"To be sure, there is left in man after the fall, some light of nature, whereby he retains some notions about God, about natural things, and about the difference between what is honourable and shameful, and shows some regard for virtue and outward order."

What this means is that while we might be totally depraved, we are not completely depraved.  As man and woman we were created in the image of God and even after the Fall into sin there is something of that image and indeed something of our created humanity that remains.  We have a conscience, we have some sort of a recognition of right and wrong, and we are able to organise ourselves into communities and cities and countries where to some extent we can work together and laws and regulations for our individual and our common good.  But here's the question:  Can we use this "light of nature" to find our way to God?  The Arminian - and also the Roman Catholic too for that matter - would say "Yes:  by the power of your own reasoning you can not only seek God, but you can find him."  The Bible, however, says No.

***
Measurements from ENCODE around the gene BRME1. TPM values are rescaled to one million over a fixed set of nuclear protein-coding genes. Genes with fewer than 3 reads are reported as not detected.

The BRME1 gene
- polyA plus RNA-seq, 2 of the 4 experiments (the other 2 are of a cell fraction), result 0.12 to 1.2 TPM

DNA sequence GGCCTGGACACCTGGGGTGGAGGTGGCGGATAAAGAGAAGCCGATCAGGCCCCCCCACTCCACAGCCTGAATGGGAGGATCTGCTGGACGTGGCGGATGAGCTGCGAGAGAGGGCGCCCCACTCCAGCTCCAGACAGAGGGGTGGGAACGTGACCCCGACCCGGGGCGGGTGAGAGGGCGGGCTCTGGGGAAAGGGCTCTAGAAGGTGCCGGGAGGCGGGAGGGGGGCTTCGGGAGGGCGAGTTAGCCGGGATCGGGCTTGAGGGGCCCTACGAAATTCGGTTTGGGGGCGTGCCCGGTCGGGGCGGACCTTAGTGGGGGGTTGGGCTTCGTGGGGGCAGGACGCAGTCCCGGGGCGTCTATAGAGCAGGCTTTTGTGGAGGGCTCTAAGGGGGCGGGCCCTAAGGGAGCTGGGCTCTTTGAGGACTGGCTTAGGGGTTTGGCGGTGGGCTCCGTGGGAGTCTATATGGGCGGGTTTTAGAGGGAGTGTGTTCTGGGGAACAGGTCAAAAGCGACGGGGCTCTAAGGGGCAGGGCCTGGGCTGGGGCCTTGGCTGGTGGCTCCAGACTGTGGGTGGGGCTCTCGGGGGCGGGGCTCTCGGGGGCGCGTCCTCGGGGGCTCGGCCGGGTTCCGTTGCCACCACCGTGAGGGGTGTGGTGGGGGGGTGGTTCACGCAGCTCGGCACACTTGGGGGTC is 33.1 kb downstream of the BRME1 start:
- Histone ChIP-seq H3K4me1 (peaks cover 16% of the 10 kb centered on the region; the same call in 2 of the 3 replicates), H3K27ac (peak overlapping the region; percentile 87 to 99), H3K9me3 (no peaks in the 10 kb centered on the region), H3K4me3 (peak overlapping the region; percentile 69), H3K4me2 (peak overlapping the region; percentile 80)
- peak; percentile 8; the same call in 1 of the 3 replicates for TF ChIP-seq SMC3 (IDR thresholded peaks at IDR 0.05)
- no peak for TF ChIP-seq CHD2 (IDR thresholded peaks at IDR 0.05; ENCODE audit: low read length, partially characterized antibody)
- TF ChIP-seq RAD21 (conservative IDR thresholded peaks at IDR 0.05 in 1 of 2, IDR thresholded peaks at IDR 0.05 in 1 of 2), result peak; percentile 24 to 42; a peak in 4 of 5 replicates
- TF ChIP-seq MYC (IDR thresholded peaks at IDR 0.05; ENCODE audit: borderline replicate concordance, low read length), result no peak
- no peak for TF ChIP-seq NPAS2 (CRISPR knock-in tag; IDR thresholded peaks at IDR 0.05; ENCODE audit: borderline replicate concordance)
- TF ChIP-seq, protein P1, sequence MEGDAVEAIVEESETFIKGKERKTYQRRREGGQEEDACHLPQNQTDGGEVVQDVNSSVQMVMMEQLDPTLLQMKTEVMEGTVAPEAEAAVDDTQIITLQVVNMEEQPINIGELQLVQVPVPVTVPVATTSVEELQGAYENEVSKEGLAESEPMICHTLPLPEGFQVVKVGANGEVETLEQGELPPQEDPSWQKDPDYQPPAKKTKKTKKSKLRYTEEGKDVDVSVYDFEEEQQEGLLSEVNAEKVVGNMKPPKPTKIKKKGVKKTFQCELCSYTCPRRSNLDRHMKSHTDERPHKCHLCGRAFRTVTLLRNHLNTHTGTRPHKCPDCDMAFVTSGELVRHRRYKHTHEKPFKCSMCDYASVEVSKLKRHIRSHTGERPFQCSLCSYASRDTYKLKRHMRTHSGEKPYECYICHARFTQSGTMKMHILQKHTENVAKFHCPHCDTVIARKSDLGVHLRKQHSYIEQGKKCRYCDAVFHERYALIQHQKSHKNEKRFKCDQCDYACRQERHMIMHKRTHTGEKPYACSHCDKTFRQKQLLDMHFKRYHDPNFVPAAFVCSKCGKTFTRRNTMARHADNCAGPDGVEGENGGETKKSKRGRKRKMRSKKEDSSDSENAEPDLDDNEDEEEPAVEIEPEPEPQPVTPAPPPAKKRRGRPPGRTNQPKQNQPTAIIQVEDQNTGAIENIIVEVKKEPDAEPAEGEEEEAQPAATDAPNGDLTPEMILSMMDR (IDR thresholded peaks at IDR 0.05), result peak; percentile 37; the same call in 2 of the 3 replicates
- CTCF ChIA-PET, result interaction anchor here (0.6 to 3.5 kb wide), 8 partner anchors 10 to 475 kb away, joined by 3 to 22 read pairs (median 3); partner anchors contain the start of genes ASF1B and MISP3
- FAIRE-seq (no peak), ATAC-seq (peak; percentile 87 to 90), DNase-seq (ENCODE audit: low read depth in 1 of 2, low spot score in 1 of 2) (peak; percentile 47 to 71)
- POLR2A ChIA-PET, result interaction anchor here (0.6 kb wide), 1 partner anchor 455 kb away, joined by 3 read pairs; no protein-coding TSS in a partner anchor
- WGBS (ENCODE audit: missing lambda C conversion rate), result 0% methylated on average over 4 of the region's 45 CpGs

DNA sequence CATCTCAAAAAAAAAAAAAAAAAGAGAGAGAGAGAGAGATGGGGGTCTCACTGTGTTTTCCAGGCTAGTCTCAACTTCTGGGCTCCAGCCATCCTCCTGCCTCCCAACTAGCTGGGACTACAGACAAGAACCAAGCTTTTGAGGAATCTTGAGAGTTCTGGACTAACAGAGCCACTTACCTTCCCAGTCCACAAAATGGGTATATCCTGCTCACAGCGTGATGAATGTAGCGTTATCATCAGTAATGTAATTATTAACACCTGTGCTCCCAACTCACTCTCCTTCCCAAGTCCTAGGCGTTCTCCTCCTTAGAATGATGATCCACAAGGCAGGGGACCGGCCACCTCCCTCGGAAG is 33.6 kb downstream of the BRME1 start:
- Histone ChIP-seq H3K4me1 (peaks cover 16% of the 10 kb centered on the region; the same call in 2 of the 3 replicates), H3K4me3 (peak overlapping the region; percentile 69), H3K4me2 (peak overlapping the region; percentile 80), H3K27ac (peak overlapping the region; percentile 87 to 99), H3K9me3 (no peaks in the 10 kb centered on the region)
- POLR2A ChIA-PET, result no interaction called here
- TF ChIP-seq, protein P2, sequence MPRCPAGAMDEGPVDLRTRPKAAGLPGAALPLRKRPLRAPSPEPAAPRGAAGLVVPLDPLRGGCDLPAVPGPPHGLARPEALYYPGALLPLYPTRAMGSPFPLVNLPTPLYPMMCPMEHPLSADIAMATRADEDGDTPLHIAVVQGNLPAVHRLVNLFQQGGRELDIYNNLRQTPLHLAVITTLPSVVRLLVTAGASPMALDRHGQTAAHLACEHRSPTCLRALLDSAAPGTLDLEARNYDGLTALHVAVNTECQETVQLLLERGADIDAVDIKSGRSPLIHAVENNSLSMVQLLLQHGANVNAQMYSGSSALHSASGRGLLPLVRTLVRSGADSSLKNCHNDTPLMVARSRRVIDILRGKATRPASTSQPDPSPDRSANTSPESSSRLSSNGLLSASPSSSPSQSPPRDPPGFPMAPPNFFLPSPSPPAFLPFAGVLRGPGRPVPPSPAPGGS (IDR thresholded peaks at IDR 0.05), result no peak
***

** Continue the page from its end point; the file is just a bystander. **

We read together from the letter of Paul to the Romans.  The letter to the Romans describes the gospel, the good news of salvation in Jesus Christ.  In this letter we are confronted with the depth of our sin and of the only way to be saved from that sin, which is by faith in Christ.  But in Romans chapter 1, however, the apostle Paul first refers to something that sounds very much like this "light of nature."  Romans 1:18 says that what can be known about God is plain to them, that is the ungodly, "because God has shown it to them."  Romans 1:19-20 goes on to say,